|Publication number||US4070655 A|
|Application number||US 05/734,159|
|Publication date||Jan 24, 1978|
|Filing date||Nov 5, 1976|
|Priority date||Nov 5, 1976|
|Publication number||05734159, 734159, US 4070655 A, US 4070655A, US-A-4070655, US4070655 A, US4070655A|
|Inventors||Fritz L. Schurmeyer, Charles R. Young|
|Original Assignee||The United States Of America As Represented By The Secretary Of The Air Force|
|Export Citation||BiBTeX, EndNote, RefMan|
|Patent Citations (1), Referenced by (16), Classifications (13)|
|External Links: USPTO, USPTO Assignment, Espacenet|
The invention described herein may be manufactured and used by or for the Government of the United States for all governmental purposes without the payment of any royalty.
The field of the invention is in solid state memory devices and more particularly in nonvolatile random access memory devices.
Static volatile RAM memory cells are well known. Nonvolatile memory cells have recently been disclosed. Typical prior art devices are exemplified by U.S. Pat. No. 3,881,180 to patentee Gosney; U.S. Pat. No. 3,877,055 to patentees Fisher and Powell; U.S. Pat. No. 3,845,327 to patentee Cricchi; and U.S. Pat. No. 3,683,335 to patentees Cricchi and Beydler. The concept of virtually nonvolatile data storage also was presented by J. C. Lockwood et al at the 1972 WESCON, Sept. 19-22, 1972, Los Angeles, CA.
The novelty of the present invention resides primarily in the combination comprising variable threshold load devices in a static RAM cell and the method of operation of MNOS transistors in an n-channel circuit.
A virtually nonvolatile RAM cell fabricated on n-channel substrate with depletion mode MNOS transistor as variable threshold load devices provides a high density, high performance memory cell.
FIG. 1 illustrates schematically an embodiment of a typical memory cell of the invention;
FIG. 2 illustrates graphically the current-voltage characteristics of typical depletion mode MNOS transistors of the invention;
FIG. 3 is a timing plot illustrating typical waveforms showing the method of operation of the invention; and
FIG. 4 is a representative block diagram illustrating typical circuitry for cooperating with storage cells of the invention.
The invention comprises a memory bit storage cell as schematically diagrammed in FIG. 1 and the method of operation of the cell as diagrammed in FIG. 3. The fabrication of numerous types of solid state elements in various substrates of either n or p type material is well known. Also it is common practice to fabricate a vast multiplicity of elements in a matrix arrangement on a single semiconductor chip.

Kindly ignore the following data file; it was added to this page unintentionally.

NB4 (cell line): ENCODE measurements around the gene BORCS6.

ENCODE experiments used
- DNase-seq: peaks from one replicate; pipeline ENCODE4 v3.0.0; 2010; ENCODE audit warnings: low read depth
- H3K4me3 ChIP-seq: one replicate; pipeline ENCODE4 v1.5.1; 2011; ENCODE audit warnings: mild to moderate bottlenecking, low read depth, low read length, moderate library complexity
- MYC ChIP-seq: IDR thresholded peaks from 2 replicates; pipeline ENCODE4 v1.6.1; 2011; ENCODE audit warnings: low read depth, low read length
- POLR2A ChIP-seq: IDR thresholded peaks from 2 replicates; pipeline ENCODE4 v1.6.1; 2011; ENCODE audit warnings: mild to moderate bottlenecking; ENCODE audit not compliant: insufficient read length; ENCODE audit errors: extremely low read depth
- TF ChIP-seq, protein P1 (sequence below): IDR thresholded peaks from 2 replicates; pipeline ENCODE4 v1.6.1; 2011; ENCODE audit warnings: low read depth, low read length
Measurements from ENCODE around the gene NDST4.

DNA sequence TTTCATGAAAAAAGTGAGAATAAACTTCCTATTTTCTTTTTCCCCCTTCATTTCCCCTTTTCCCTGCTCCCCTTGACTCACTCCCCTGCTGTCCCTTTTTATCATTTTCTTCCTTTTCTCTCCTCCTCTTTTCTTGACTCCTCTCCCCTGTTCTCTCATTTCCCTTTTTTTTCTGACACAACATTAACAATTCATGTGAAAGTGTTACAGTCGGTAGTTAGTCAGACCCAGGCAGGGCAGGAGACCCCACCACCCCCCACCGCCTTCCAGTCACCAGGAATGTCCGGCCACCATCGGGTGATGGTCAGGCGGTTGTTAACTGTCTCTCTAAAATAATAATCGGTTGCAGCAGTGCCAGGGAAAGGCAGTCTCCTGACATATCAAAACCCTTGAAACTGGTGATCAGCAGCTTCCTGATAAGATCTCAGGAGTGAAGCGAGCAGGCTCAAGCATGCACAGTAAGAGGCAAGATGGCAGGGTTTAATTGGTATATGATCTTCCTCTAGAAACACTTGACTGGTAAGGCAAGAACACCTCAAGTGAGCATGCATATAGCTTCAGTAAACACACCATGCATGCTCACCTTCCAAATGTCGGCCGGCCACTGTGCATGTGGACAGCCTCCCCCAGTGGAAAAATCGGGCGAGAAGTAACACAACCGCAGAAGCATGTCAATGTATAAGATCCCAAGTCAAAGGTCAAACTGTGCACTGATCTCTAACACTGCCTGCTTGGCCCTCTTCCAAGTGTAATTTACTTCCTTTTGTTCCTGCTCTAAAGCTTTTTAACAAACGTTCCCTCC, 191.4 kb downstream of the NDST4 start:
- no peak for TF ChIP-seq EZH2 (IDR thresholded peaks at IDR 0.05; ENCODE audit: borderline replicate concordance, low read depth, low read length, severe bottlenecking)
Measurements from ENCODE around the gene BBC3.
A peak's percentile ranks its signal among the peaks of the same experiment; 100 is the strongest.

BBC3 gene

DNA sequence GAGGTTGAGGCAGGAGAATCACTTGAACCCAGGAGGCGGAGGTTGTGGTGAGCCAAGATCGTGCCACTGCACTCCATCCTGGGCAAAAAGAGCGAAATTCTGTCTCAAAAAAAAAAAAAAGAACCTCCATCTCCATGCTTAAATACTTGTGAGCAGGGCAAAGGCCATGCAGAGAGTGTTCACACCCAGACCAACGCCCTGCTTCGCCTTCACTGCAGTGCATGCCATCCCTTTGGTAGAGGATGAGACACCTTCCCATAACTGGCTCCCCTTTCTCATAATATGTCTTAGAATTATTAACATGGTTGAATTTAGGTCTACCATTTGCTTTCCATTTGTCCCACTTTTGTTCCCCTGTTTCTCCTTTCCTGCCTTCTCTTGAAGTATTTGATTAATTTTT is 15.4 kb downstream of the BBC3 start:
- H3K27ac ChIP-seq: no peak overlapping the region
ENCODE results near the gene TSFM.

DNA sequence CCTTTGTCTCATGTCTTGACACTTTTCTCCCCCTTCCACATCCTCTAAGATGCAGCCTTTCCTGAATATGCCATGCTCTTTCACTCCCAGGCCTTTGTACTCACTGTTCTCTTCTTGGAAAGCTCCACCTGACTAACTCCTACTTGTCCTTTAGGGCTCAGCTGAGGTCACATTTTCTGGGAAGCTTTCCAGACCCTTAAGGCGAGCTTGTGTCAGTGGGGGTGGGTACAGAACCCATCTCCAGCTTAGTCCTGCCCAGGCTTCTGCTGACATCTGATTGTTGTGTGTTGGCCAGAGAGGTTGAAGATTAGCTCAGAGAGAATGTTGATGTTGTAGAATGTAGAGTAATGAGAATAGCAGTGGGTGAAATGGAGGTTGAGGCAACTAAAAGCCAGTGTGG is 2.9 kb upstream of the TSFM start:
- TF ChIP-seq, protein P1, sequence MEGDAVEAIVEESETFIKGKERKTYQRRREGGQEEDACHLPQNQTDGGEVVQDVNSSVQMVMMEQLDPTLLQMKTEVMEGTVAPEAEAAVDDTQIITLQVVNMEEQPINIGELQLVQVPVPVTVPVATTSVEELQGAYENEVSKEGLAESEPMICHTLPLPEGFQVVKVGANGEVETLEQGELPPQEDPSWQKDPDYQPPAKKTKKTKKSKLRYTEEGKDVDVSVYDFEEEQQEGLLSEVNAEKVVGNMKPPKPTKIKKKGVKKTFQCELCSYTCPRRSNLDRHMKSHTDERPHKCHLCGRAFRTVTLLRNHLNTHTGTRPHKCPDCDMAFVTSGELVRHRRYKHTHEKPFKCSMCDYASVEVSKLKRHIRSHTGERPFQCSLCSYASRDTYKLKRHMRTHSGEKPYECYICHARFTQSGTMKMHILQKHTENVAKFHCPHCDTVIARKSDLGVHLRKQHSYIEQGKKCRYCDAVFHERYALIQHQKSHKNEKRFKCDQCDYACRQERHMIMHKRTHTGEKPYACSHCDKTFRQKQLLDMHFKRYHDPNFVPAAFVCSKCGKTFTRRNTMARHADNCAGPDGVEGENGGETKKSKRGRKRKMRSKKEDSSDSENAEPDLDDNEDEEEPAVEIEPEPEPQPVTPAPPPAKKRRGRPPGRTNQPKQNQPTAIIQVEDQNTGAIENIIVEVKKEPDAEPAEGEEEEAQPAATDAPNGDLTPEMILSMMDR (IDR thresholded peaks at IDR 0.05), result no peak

FIG. 1 is a schematic diagram showing the preferred structural formation of an embodiment of a memory cell. The cell comprises enhancement mode, IGFETs, 11, 12, 13 and 14. Transistors 11 and 12 are access transistors, 13 and 14 are active transistors comprising flip-flop 15. The loads on the branches of the flip-flop are the depletion mode MNOS transistors 16 and 17. The substrate for all the foregoing is conventional n-channel. The depletion mode MNOS transistors 16 and 17 are also conventional "source-drain" protected type and have typical I-V characteristics as shown in FIG. 2. It is important that the cutoff voltage be larger than the turn on voltage of the fixed threshold voltage n-channel elements such that the current from the load devices can sustain the flip-flop state. As is conventional practice, the substrate connection which is common with all the transistor elements is not shown in FIG. 1. The common practice of diagramming the connection to the gate electrode opposite the source electrode is used for the flip-flop transistor pair 15 and for the variable threshold load transistors 16 and 17. The access transistors 11 and 12 are symmetrical transistors with the effective source and drain electrodes interchanging with the change in modes from read to write. The effective drain electrode is connected to the bit line when in the read mode.